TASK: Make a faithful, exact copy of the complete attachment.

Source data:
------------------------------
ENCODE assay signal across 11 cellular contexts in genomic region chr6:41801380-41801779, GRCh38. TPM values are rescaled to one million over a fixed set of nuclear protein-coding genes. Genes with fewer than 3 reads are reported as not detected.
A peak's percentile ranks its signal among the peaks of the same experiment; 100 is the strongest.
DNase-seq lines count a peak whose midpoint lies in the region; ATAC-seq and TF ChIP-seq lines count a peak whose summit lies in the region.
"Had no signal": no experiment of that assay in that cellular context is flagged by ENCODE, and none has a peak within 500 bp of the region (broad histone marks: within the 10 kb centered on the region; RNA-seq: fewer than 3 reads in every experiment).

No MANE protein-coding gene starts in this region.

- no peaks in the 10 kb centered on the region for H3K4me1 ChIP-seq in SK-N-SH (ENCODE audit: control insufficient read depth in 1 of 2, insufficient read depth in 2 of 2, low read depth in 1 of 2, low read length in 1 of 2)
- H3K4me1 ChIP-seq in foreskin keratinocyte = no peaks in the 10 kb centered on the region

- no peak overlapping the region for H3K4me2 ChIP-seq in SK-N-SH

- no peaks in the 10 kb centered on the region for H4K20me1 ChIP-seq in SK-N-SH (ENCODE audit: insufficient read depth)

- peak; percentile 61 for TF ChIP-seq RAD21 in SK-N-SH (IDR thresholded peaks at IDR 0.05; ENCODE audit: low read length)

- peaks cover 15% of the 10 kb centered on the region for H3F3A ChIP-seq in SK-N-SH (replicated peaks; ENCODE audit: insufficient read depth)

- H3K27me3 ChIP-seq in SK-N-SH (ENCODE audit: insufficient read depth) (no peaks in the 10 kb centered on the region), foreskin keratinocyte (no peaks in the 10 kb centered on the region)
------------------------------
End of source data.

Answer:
ENCODE assay signal across 11 cellular contexts in genomic region chr6:41801380-41801779, GRCh38. TPM values are rescaled to one million over a fixed set of nuclear protein-coding genes. Genes with fewer than 3 reads are reported as not detected.
A peak's percentile ranks its signal among the peaks of the same experiment; 100 is the strongest.
DNase-seq lines count a peak whose midpoint lies in the region; ATAC-seq and TF ChIP-seq lines count a peak whose summit lies in the region.
"Had no signal": no experiment of that assay in that cellular context is flagged by ENCODE, and none has a peak within 500 bp of the region (broad histone marks: within the 10 kb centered on the region; RNA-seq: fewer than 3 reads in every experiment).

No MANE protein-coding gene starts in this region.

- no peaks in the 10 kb centered on the region for H3K4me1 ChIP-seq in SK-N-SH (ENCODE audit: control insufficient read depth in 1 of 2, insufficient read depth in 2 of 2, low read depth in 1 of 2, low read length in 1 of 2)
- H3K4me1 ChIP-seq in foreskin keratinocyte = no peaks in the 10 kb centered on the region

- no peak overlapping the region for H3K4me2 ChIP-seq in SK-N-SH

- no peaks in the 10 kb centered on the region for H4K20me1 ChIP-seq in SK-N-SH (ENCODE audit: insufficient read depth)

- peak; percentile 61 for TF ChIP-seq RAD21 in SK-N-SH (IDR thresholded peaks at IDR 0.05; ENCODE audit: low read length)

- peaks cover 15% of the 10 kb centered on the region for H3F3A ChIP-seq in SK-N-SH (replicated peaks; ENCODE audit: insufficient read depth)

- H3K27me3 ChIP-seq in SK-N-SH (ENCODE audit: insufficient read depth) (no peaks in the 10 kb centered on the region), foreskin keratinocyte (no peaks in the 10 kb centered on the region)